Donald Trump - proven liar, cheat, traitor and sexual predator! Hillary Clinton won in 2016, but we have all lost.


                      • #12
                        I have a very helpful husband. He sometimes does the laundry.
                        I used to be almost ritualistic about how I washed my full seats. But then he just tossed them in the wash with everything else and they were not really any worse for wear. They have even been through the dryer a couple of times. Yikes!

                        They start out a bit stiff when you put them on, but in 10 minutes, they are fine.

                        I have some pairs that are about 20 years old, no worries
                        See those flying monkeys? They work for me.


                        • #13
                          Passier Lederbalsm and Leather Therapy Wash. Hang dry.
                          It is rare to see a rider who is truly passionate about the horse and his training, taking a profound interest in dressage with self-abnegation, and making this extraordinarily subtle work one of the dominant motivations of his life.\"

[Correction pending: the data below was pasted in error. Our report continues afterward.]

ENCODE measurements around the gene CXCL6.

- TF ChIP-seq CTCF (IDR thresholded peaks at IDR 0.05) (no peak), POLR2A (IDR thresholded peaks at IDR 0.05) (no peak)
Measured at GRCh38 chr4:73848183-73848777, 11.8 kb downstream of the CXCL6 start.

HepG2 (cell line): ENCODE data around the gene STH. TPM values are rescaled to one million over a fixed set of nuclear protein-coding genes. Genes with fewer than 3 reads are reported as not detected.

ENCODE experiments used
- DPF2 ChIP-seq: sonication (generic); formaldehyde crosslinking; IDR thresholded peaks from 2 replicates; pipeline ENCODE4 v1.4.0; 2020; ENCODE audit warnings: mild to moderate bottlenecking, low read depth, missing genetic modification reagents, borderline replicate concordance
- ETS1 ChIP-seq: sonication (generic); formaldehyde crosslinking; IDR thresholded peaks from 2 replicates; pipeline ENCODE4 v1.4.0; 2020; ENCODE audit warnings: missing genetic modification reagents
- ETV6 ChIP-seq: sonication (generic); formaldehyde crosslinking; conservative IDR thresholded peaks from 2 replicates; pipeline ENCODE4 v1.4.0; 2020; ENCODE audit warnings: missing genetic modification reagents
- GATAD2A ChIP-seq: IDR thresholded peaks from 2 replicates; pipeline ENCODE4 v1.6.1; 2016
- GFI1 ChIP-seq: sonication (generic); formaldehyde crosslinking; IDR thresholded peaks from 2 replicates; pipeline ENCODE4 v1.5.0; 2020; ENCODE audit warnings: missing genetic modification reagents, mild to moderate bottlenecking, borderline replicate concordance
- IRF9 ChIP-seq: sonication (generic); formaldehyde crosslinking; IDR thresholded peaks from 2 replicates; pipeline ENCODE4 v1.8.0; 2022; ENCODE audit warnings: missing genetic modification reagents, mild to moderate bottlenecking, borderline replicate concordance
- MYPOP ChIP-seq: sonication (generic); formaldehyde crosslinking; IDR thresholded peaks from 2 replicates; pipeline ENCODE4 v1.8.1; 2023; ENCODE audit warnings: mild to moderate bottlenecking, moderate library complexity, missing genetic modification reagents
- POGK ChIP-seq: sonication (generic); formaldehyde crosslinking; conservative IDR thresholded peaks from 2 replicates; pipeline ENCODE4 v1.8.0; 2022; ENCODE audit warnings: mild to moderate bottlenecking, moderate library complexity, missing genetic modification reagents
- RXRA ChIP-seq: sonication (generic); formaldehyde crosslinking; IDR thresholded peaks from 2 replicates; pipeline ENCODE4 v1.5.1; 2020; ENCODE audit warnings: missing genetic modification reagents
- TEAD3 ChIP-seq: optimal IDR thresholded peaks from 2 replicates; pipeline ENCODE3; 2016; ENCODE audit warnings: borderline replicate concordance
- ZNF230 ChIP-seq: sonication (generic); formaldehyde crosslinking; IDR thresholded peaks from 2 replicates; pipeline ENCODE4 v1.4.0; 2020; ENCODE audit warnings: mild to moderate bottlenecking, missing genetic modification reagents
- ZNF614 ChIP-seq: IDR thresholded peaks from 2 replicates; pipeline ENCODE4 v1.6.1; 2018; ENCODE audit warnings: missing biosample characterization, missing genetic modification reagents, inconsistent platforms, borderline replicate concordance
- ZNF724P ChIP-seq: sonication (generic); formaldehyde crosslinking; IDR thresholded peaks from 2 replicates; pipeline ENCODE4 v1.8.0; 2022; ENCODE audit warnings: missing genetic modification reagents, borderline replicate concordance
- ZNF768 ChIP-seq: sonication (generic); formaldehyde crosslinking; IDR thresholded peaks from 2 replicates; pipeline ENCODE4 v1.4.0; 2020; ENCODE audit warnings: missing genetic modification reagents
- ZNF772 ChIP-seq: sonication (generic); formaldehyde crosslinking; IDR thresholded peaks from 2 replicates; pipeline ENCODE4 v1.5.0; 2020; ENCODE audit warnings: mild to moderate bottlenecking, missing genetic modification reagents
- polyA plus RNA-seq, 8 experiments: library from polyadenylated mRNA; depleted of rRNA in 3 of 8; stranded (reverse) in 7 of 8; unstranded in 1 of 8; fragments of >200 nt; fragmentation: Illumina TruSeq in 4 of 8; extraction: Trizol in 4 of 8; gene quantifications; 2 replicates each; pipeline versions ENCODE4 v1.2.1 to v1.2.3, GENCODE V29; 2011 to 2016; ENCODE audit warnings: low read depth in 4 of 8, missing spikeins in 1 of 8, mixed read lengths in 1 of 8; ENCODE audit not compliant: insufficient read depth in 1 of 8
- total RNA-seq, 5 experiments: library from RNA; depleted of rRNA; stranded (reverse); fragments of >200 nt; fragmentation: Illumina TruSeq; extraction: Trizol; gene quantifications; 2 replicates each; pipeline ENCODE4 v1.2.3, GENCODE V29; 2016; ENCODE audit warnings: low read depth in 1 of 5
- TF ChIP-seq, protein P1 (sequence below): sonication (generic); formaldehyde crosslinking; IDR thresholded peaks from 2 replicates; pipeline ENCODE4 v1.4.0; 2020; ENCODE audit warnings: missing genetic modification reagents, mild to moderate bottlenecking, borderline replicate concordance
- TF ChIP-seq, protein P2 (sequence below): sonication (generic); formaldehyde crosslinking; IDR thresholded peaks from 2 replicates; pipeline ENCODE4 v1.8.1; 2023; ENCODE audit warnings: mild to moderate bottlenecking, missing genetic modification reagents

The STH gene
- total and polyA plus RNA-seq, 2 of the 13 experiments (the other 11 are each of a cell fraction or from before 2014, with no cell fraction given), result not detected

• #14
                            I know this sounds weird, but I've been doing it to both cowhide and deerskin full seats for years and it works great.

                            Murphy's oil soap. Really. A capful in the washer w/ warm water. Put breeches in dryer. Breeches come out clean and soft. Sounds crazy, but it works. No more sticky leather chafed legs. Try it with an old pair first!


                            • #15
                              Leather therapy products and wash after every ride!

                              I wear Golden Dress full seats (many with real leather) and Anastadt Das and Equissentials with deer skin. I wash all of them after every ride with leather therapy wash and fabric rinse. When they come out of the washer, I stretch the leather by hand and drip dry. They are in really good shape. I use Spray and Wash and Clorox color safe bleach (together, full strength) on the both the leather and fabric of my cream and white breeches and it really helps to remove the stains with no apparent ill effect. My light colored breeches have few, very faint stains.
                              Georgia Langsam
                              Team Gauguin, LLC - www.teamgauguin.com
                              Standing Gauguin du Cheval 9054, Prestige II TG, Gauguin's Impression, Gauguin's Brush and Weltfrieden TG


                              • #16
                                I've used Murphy's successfully, too! Other than that Pepede, no dryer, massage a bit when damp, and just fine. I even bet you could use the dryer on low for a start. (Pikeur's - at least one pair is l3 years old. Leather is fine, knee is wearing out.)
                                Proud member of People Who Hate to Kill Wildlife clique


                                • #17